Iceland to soften COVID-19 rules on Oct. 20, plans full lifting of restrictions next month

A file photo of a street scene in Akureyri, Iceland. Iceland is planning to lift domestic restrictions in November so life can slowly get back to normal. (Eilís Quinn/Eye on the Arctic)

Iceland has announced its latest slate of modified COVID-19 rules, with a view to lifting all domestic restrictions by November 18.  

As of Wednesday, Iceland will allow gatherings of 2,000, up from 500.

Mask requirements will also be lifted, except in certain health care settings.

Restaurants that serve alcohol will also be permitted to stay open an hour later until 1am. People will also no longer be required to register at events and eating establishments.

The one metre social distancing rule remains.

The government said providing the current picture remains stable, it’s planning to life all domestic restrictions in four weeks time.

“The aim is to fully lift all domestic restrictions from November 18, with the proviso that the epidemic does not develop significantly in a worse way, such as due to a large increase in hospital admissions due to COVID-19, which the health system cannot handle,” the government said in a statement on Tuesday.

 “Sampling, isolation, infection control and quarantine will continue to be used, but these issues will be reviewed in consultation with the epidemiologist.”

No repeat of summer outbreaks expected

Iceland initially lifted domestic restrictions in June, but was quickly engulfed in a fourth wave of COVID-19 due to the delta variant.

Iceland's vaccination portrait

Iceland’s vaccination picture is a key reason restrictions can be relaxed, the government said on Tuesday.

Here’s the numbers as of the last update on October 14:

  • Fully vaccinated: 75 per cent of the country’s population of approximately 366,425 people
  • Eligible portion of the population over 12 years old vaccinated: 89 per cent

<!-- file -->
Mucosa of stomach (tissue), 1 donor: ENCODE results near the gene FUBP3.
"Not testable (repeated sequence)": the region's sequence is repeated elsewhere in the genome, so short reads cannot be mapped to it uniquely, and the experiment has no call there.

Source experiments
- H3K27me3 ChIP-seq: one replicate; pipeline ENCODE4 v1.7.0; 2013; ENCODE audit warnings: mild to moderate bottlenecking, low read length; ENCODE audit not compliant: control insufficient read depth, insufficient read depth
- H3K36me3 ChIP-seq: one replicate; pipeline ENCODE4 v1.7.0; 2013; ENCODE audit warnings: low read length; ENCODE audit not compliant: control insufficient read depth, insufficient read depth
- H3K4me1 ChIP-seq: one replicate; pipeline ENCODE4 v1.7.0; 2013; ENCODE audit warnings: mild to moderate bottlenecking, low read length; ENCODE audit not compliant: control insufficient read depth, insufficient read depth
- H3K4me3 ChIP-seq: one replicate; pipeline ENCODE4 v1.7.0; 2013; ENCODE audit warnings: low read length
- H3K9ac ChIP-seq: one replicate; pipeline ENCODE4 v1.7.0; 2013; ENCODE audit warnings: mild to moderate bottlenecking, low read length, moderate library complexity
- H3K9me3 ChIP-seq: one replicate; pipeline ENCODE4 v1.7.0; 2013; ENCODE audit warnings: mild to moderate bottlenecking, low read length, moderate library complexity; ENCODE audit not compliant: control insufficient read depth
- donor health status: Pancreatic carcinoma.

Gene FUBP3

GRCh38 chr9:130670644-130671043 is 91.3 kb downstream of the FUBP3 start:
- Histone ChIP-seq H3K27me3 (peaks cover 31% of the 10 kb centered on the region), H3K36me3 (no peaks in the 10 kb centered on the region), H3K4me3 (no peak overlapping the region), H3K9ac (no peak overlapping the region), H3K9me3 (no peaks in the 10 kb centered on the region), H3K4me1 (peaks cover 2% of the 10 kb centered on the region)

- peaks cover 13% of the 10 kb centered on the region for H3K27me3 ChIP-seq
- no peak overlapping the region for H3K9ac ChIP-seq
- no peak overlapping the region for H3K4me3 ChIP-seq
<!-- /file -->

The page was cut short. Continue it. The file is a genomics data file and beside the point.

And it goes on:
• Number of people fully vaccinated: 277 837 

Source: Government of Iceland 

On Tuesday, the government took pains to stress the vaccination picture in the country had changed extensively since then, and domestic restrictions could be lifted slowly and safely.

“When all restrictions were lifted this summer, the number of infections increased significantly and the burden on the health system increased,” the statement said.

Vaccine coverage is consistently high across Iceland’s seven regions. (Government of Iceland)

“Since then, the vaccination status in Iceland has strengthened, including vaccination of children aged 12 to 15, a booster dose for vulnerable groups and an additional dose for individuals who received the Janssen vaccine,” the government said.

It also turned out that the measures taken on 25 July to impose 200 person gathering limits, social distancing, masking and limited opening hours of restaurants worked well to curb the spread of infection.”

Children make up large portion of infections

The government said COVID numbers during the gradual loosening of the rules since then have remained steady.

“The gradual removal of these restrictions has not yet led to an increase in hospital admissions, although the number of infections is fairly stable, as stated in the epidemiologist’s memorandum. A large proportion of infections are among children who require much less hospitalization due to COVID 19.”

A graph showing the number of Icelanders vaccinated by age. (Government of Iceland)